And thus a peasant food perhaps gives a connotation that it is cheap, unsavory and not exquisite. Yet, it is absolutely the most nutritious, organic and healthy food ever.

Hellman Wonders states that Peasant Foods don’t belong to a village or a country. And so Anthropologists couldnt determine the origins of some peasant foods. This is because ethnic groups migrate and frontiers change (1).
Moreover, written records are rare on this subject since peasant cooks seldom, if ever, jotted down recipes, and the ancient scribes in the city almost never chronicled for posterity the dishes that peasants ate.

Farmer's Market-Ithaca
So if we wanted to talk about  stuffed cabbage leaves. I cant say which country it originated from. First, I thought that stuffed cabbage was Lebanese, since my mom used to cook it all the time. And perhaps all Lebanese families do. Then I saw my middternean friends also acknowledging this meal.
But after I did my research, it turned out that this peasant food is actually cosmopolitan .
 The dish has emerged in different regions.Surely, there are different versions of this dish that differ in taste according to the region.(2). So, some of these varieties include include 'golubtsy' in Russia, 'chou farci' in France, 'sarmale' in Romania, 'holubky' in Czech Republic, 'kåldolmar' in Sweden, 'gołąbki' in Poland, 'lahana dolması' in Turkey,”malfouf Mehshi” in Lebanon and other arab countries, and a peurto Rican version  “Repollo Relleno Con Carne”!!!

 Surely, one would say.Cabbage???? This smelly vegetable.??? This dull taste?Why should I eat it  when I can enjoy other appetizing foods???

Let me tell you why :
1.      STORAGE  :They store well and grow in many different areas of the world, which makes them readily available throughout the year.
2.      CANCER FIGHTER : Cabbage is full of phytonutrients, which signal the body to produce enzymes involved in the detoxification of the body. These enzymes help to fight free radicals that can cause a number of different types of cancer, including lung and prostate cancer.
3.      VITAMIN C which is an antioxidant that protects against the cell-damaging effects of oxidation from free radicals.
4.      ALZHEIMER'S DISEASE Not all cabbage is green. In fact, a special kind called red cabbage has special antioxidants called polyphenols. These help protect brain cells from being damaged in a way that relates specifically to Alzheimer's disease.
5.      CHOLESTEROL Cabbage has a certain phytonutrient known as indole-3-carbinol. This helps to lower cholesterol in the body by preventing the liver from secreting an enzyme that helps to carry cholesterol throughout the body.
6.      ULCERS : Cabbage juice has a good concentration of glutamine, a type of amino acid. This protects and strengthens cells in the stomach, which helps prevent ulcers from forming.

Here is one great recipe  that i would like to share you from : Group Recipes Website


  • ·         1 or more large cabbages
  • ·         1 cup short grain rice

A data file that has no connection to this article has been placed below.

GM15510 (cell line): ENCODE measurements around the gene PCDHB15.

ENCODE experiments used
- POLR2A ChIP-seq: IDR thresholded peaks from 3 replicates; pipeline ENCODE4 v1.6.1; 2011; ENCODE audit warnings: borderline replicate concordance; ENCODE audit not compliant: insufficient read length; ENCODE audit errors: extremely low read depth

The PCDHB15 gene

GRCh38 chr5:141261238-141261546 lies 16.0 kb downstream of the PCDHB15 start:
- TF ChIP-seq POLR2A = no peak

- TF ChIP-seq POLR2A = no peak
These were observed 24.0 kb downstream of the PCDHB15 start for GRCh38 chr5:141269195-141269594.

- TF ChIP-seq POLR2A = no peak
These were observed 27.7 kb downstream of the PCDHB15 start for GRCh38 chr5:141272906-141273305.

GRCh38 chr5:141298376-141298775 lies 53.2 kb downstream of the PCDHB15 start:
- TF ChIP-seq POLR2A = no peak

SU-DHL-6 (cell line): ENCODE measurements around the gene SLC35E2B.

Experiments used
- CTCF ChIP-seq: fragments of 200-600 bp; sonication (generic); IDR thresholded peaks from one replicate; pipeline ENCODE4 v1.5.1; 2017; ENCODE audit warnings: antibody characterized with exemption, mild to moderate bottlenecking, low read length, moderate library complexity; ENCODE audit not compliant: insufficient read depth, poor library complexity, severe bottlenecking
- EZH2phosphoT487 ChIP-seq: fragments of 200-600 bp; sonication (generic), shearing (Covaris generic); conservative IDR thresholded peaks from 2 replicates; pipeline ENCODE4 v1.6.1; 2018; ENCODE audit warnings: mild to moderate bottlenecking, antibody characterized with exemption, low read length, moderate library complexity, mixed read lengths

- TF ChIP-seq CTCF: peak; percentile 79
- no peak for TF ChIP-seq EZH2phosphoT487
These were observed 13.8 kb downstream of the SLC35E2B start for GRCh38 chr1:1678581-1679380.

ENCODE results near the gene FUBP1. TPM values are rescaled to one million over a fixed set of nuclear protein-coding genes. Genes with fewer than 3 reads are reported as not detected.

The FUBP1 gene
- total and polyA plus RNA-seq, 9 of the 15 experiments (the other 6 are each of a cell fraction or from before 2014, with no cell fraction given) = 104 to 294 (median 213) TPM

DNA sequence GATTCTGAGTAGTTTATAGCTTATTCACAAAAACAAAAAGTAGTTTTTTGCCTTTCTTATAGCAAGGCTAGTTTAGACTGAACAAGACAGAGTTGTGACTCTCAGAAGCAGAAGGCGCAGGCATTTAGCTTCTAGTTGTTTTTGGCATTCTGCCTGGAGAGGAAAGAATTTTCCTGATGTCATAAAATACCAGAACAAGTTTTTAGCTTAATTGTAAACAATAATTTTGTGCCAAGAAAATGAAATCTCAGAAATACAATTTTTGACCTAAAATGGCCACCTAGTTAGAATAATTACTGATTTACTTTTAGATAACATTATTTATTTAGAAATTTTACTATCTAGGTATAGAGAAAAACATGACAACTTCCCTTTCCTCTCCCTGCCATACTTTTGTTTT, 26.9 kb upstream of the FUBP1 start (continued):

• ·         1/2 lb. minced or ground beef or lamb
  • ·         1/4 cup lemon juice (as desired)
  • ·         4 TBSP butter
  • ·         1 1/2 tsp salt
  • ·         1 cup water
  • ·         1 head garlic, cloves separated with loose paper or skin removed (more to taste)
  • ·         a dash of ground paprika
  • ·         a dash of ground cinnamon
  • ·         a dash of ground cumin
  • ·         OR
  • ·         1/4 - 1/2 tsp allspice or bhar hellou
  • ·         1 tbs dry mint

How to make it

  • ·        Large pot to blanch cabbage leaves, covered casserole, saucepan or stewpot to cook stuffed leaves.
  • ·         CHOOSING the cabbage is important, as you have to be able to get enough leaf area to actually hold the stuffing, rolled. Large, loose-leaf cabbages are best; you might need more than one cabbage if the leaves are tightly wrapped, as you will only be able to use the outermost leaves.
  • ·         GENTLY peel the leaves from the cabbage. Lay them flat, and cut the largest area you can without large veins.
  • ·         WHEN your pot is boiling blanch some leaves for few minutes. Remove with a slotted spoon and put in cold water then put in a colander. Repeat same procedure with remaining leaves.
  • ·         LINE bottom of cooking pot with bones (if you have bought lamb shoulder and cut the meat from the bone) or with a thick layer of cabbage leaves.
  • ·         MIX rice with minced meat, spices and salt. Place cabbage leaf, shiny side down, on a work surface.
  • ·         PLACE crosswise about 1 TBS of stuffing (depending on the size of leaf), and fold ends, roll tightly. Place seam down in cooking pot, packing tightly together. Place several cloves of garlic between each layer.
  • ·         REPEAT procedure with remaining leaves. You will want about five  'mahshi' per person.(5 pieces per person)
  • ·         PLACE 4 TBSP butter in saucepan. Invert a heavy plate on top to keep rolls in shape during cooking.
  • ·         COVER leaves with water, bring to a boil then reduce to low simmer and cover. Simmer very gently for two hours or until tender.
·         Add one table spoon dry mint boil it for five minutes .
·         Serve hot.